From Trocadero to Troxy: A tradition returns

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Eighty years ago, three enterprising sons of Russian immigrants realised their ambition, to build a palace of dreams on the Old Kent Road. Three years later they followed their dream with another magnificent picture palace, the Troxy on Commercial Road, Stepney.

On the way they collected Europe's largest Wurlitzer pipe organ and a virtuoso organist, a pupil of Max Reger, to play it.

Today, with the Trocadero but a distant memory and its mightiest of Wurlitzers languishing in store, we follow the fascinating history of the brothers, their cinemas, and today's ambitious project to install the Trocadero organ in the Troxy, thereby helping to re-create a 1930's cultural icon of the East End.

For more information about the organ, please click here.
The other lectures in this series on London's Organs include the following:
    How liturgy affected the development of the organ
        (the George Pike organ at St. Margaret, Lothbury)
    The German revolution in English organ technology
        (the Mander Organs restored William Hill organ of St. Mary-at-Hill)

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9 June 2011

From Trocadero to Troxy:

A tradition returns

John Abson and Richard HILLS FRCO

 

Introduction (John Abson)

The Hyams family

Our story starts with three brothers - Phil, Sid and Mick Hyams. The eldest, Phil, started in the trade by working as a teenager in the new Popular cinema in the Commercial Road, Stepney. The new Popular was partly financed by the brothers' father, Hyam Hyams, a Russian immigrant and nephew of the founders of the well-known London chain of Grodzinski's bakeries.  Phil was joined by his brother Sid and built up a small circuit that included the Canterbury in Westminster Bridge Road.

In 1927 the Hyams converted a vast tram shed into their first super cinema: the 2,700 seat Broadway at Stratford, east London. This was also the Hyams first contact with the Wurlitzer pipe organ; the Broadway was equipped with one of this country’s early examples and the experience no doubt inspired what today would be called ‘brand loyalty’, as this story tells.

Thanks to a versatile and gifted architect, George Coles, the Broadway auditorium looked palatial and Coles went on to design all the cinemas the Hyams initiated. Coles was credited with the designs for over 80 cinemas, including many for Oscar Deutsch’s Odeon chain.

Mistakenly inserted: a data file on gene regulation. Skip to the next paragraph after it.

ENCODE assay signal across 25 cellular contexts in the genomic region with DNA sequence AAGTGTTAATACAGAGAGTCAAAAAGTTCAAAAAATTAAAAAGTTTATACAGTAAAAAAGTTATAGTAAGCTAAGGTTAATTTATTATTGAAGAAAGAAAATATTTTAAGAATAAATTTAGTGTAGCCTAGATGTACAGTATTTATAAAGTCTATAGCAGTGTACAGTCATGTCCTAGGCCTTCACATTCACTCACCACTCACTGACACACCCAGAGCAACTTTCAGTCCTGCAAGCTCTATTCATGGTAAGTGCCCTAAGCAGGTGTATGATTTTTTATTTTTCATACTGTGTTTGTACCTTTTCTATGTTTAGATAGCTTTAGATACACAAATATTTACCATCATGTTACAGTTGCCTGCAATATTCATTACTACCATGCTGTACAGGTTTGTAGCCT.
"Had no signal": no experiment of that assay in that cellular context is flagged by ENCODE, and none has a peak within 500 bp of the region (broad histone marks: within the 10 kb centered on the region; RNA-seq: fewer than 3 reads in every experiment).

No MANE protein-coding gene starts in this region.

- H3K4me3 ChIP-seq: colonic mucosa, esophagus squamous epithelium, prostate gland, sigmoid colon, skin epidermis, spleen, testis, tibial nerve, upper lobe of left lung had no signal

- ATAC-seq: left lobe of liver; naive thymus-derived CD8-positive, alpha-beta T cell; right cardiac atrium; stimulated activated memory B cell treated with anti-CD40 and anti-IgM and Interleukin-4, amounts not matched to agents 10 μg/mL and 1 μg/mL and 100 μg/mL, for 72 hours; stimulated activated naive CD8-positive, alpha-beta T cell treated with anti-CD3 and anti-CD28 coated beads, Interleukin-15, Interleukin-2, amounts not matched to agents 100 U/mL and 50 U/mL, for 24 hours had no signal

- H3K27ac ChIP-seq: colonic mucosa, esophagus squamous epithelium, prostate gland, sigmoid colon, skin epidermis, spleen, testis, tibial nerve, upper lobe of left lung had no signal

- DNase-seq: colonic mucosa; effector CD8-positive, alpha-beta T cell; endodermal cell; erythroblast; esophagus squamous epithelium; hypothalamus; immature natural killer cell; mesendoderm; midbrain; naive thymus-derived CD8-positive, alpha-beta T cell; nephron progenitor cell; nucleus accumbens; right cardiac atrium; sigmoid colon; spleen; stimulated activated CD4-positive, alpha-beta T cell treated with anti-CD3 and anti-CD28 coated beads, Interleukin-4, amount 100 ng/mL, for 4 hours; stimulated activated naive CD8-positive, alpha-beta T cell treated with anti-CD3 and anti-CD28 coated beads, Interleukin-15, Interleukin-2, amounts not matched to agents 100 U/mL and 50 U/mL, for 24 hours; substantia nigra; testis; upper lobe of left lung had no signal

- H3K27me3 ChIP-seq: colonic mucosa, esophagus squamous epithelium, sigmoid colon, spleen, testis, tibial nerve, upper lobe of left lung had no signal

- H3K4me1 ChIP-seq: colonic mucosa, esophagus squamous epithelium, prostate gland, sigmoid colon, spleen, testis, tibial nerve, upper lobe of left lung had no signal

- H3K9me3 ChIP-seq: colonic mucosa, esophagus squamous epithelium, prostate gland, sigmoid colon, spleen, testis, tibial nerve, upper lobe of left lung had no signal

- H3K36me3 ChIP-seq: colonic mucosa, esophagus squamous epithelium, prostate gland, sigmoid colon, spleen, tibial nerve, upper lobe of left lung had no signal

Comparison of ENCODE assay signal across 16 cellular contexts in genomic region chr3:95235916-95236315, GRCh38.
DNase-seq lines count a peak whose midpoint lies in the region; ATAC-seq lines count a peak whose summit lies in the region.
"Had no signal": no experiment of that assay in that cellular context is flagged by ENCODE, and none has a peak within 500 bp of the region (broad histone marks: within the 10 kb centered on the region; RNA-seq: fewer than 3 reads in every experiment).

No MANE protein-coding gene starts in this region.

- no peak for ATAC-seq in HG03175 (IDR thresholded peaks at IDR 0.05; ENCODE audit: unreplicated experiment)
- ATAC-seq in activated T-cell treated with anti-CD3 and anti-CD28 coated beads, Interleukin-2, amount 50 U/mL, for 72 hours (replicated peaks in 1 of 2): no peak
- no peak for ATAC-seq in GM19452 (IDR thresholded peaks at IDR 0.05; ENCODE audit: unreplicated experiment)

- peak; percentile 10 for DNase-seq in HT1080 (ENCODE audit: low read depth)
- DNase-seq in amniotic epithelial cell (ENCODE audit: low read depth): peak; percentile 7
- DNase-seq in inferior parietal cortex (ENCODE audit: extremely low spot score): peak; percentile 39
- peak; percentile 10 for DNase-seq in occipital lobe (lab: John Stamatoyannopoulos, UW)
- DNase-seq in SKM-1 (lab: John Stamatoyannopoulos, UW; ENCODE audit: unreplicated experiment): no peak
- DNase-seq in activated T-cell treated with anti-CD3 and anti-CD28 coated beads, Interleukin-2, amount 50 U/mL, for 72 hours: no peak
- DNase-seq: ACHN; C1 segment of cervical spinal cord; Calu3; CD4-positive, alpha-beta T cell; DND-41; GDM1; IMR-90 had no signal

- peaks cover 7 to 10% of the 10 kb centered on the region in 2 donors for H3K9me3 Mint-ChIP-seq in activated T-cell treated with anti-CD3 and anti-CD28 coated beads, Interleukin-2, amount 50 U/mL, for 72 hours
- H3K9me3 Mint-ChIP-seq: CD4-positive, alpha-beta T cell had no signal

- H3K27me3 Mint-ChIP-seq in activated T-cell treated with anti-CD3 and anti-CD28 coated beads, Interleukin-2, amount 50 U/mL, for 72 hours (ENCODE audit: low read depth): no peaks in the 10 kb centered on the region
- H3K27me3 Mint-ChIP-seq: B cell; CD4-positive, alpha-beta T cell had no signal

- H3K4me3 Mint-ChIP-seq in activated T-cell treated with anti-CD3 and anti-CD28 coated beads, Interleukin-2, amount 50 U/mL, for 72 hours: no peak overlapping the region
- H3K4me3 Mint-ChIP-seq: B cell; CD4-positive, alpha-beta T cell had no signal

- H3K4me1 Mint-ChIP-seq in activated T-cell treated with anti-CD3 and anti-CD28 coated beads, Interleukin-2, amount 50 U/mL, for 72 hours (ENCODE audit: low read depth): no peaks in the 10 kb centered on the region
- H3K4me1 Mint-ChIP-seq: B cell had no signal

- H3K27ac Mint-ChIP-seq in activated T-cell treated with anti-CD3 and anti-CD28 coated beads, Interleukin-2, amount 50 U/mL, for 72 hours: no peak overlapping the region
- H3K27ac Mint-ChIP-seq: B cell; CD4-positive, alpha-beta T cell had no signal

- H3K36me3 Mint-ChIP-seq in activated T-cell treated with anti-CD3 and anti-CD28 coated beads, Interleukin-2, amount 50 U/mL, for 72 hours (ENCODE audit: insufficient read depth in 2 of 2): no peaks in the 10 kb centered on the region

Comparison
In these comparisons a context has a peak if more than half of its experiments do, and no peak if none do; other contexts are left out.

In 1928, the Hyams sold their circuit to the newly formed Gaumont British combine, then started afresh as H&G Kinemas in partnership with Major A.J. Gale. One of their first ventures, in 1930, was the sumptuous Trocadero Elephant & Castle, followed by the Troc-ette in Bermondsey (in fact a take-over) and then in 1933 the Troxy in Commercial Road. We shall of course come back to both the Trocadero and the Troxy, but the strong connection between these theatres forms one of the most remarkable elements of this lecture.

The Hyams brothers were showmen to the core, and cared about their employees and their clientele. Quality was King. Their philosophy was "If you give 'em value for money, they'll come" and their cine-variety shows were legendary: not just two films, a newsreel and organ interlude, but huge variety bills featuring top artists of the day. "Mr Phil" and "Mr Sid" (as the Hyams were known to all) were unusually generous employers: at the end of a good week, staff would often find a bonus in their pay-packets.

Mindful his roots, Phil Hyams also took care of his community, and made the Troxy available for the annual prize-giving of the Redman’s Road Talmud Torah (primary school), of which his father had been president.

The cinemas also featured amateur talent contests. One night at the Trocadero, Phil went to the rescue of a hapless young singer who was being mercilessly barracked. He persuaded the audience to give her a chance, recalling another terrified novice who had received a fair hearing - Gracie Fields. His story was, he readily confessed off-stage, "a pack of lies".

Our story will continue with the fortunes of the Trocadero and the Troxy, but the Hyams brothers continued their cinema building career, and their record stands as the most notable super cinema developers in London.

They linked with Gaumont in 1935 to expand further, forming Gaumont Super cinemas. Brother Mick was on board as theatre controller. At Kilburn, they built the 4,004 seat Gaumont State in 1937, with modern skyscraper tower, vast auditorium and stage and, again, Wurlitzer pipe organ.

This was the Hyams' last great venture. With war imminent, they worried about their concentration of inner London properties and sold off projects at Holloway and Kingston-on-Thames.

The Blitz did indeed have a devastating effect. Audiences were scared to enter the Trocadero and State at the height of the bombing and they were closed for several weeks to save money. The Hyams sold out to Gaumont in 1944, just before the post-war boom in attendances made goldmines out of their huge theatres.

By the late 1970s, the Hyams were left with only the Biograph in Wilton Road, Victoria, an old fleapit which they had never been able to sell and which, in the spirit of P.T. Barnum, was inaccurately promoted as Britain's oldest operating cinema. This closed suddenly in 1983, to be demolished in days.

But both the State Kilburn and Troxy Stepney stand, as listed buildings and monuments to the taste and daring of Phil and his brothers. Fittingly, Phil Hyams celebrated his 100th birthday at a reception in Kilburn alongside the State, and died in 1997 at the ripe age of 102.

Denis Norden